Stricklin explains how vital it is for UF to stay ahead of NIL
GAINESVILLE, Florida — The landscape of college football has never changed more drastically than over the past decade, beginning with the realignment of the conference, continuing with the evolution of the early signing period, the NCAA transfer portal , then the advent of Name, Image and Likeness (NIL) reform.
Simply put, there’s a lot to take in.
Florida Athletic Director Scott Stricklin joined the talking alligator Thursday night radio show in Gainesville and provided a quote he repeated with his coaches in the face of these rapid changes.
“In times of dramatic change, learners inherit the earth, while scholars are beautifully equipped to face the world that no longer exists.”
Meaning: Adapt or get left behind.
One thing Stricklin repeatedly praised the new football coach Billy Napier as it is his voracious appetite for anything he can use to improve the process of building a championship football team in Florida.
First and foremost, Napier’s approach is to hire quality people and empower them to do their jobs. But the second part is understanding that everyone has a role to play. Fans are now included in this in a way that was not as solidly possible before the NIL reform.
“The NIL space is probably the most dramatic change we’ve had in college athletics since the inception of the NCAA,” Stricklin said. “Right where athletes, forever, NCAA put a wall around all the business opportunities for student-athletes, where they got their scholarship but they weren’t allowed to take or receive anything else.”
When the NIL rules first went into effect, dozens of Florida players began signing sponsorships. Security Donovan McMillon, receiver Jacob Copeland, defensive tackle Gervon Dexter, defensive tackle Desmond Watson strategist Emory Jones and others were among the first wave of players to take advantage of it. Strategist Anthony Richardson made waves when he signed an NIL deal that would be in the mid-six-figure range. He also signed a deal with Gainesville Dodge.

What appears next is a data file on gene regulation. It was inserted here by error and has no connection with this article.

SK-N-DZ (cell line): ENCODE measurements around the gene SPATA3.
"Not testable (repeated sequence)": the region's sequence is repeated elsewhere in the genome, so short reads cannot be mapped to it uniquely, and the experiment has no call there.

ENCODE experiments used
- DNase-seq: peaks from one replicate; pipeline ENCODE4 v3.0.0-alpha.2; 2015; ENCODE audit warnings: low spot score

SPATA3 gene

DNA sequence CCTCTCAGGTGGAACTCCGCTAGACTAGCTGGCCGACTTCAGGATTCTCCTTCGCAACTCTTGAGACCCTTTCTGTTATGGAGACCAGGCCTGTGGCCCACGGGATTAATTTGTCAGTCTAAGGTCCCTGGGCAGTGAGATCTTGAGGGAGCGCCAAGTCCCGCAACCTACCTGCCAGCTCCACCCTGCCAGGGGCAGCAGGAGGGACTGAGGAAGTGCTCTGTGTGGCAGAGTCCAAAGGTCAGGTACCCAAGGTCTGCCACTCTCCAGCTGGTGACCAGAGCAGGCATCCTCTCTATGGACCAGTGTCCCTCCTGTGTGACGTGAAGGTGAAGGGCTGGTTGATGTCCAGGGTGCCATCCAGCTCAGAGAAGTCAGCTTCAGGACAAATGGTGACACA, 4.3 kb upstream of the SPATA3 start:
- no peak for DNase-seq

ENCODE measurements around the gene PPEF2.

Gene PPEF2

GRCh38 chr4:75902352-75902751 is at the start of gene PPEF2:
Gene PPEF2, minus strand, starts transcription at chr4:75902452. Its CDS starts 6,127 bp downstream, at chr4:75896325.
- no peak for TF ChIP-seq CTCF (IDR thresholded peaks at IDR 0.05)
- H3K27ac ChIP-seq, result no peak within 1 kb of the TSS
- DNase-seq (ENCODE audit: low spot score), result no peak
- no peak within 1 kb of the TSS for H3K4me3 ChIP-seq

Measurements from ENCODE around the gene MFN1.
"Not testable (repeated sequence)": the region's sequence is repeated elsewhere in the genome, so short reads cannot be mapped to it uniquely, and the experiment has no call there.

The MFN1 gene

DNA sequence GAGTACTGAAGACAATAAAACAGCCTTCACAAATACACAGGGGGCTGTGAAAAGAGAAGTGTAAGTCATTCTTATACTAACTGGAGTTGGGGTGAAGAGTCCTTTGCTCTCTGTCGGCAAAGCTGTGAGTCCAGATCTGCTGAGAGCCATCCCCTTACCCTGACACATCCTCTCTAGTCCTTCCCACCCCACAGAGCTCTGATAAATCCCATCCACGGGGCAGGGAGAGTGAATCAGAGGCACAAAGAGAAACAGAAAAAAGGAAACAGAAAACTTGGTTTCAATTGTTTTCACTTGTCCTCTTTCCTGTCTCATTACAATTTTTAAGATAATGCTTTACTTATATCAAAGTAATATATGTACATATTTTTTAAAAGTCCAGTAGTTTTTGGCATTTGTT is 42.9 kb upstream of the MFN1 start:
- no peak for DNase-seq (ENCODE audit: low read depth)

“The last six months here, they can go and do sponsorships,” Stricklin said. “They can make a deal with Regal (Celebration Pointe) or Spurrier’s (Gridiron Grille) and not only get free movie tickets, but real money.”
But as NIL has become more mainstream and players and businesses have adapted to the new reality, more formal groups have formed that allow athletes and fans to organize grassroots movements to bond with their players. favourites, while financially supporting these players.
“As a result, there’s something like the Gator Collective,” Stricklin said. “I think the University of Florida was the first school to formalize something. And again, it’s outside of the athletic program, it’s outside of college. But it’s a group directed by Eddie Rojas, this is for fans who may not have a business of their own, who are able to provide name, image and likeness opportunities to athletes, but want to help create opportunities . It’s a way of pooling resources and then the Collective will provide the name, image and likeness of the sponsorship to the youth and it’s for the benefit of the members. So it’s really a smart and creative idea.”
Swamp247 showcased Rojas and his take on the Gator Collective when it launched. Since then, the organization has grown to over 1,600 members and generated over $210,000 in recurring revenue for NIL offers.
Players frequently appeared on Twitter Spaces or in interviews hosted by the band, where they were able to interact directly with fans to give them real-life insight into the program.
“It’s a fascinating and really dynamic time and space,” Stricklin said. “I know one thing. Either way, the University of Florida has a chance to be really good at it. We want the best. We want a championship experience with integrity for our athletes. We want to do things the right way. We’re going to follow the rules.
“But we’re also going to create an amazing experience where young people can come and be part of a Top 5 public university and compete at a high level and win championships competing for the Gators.”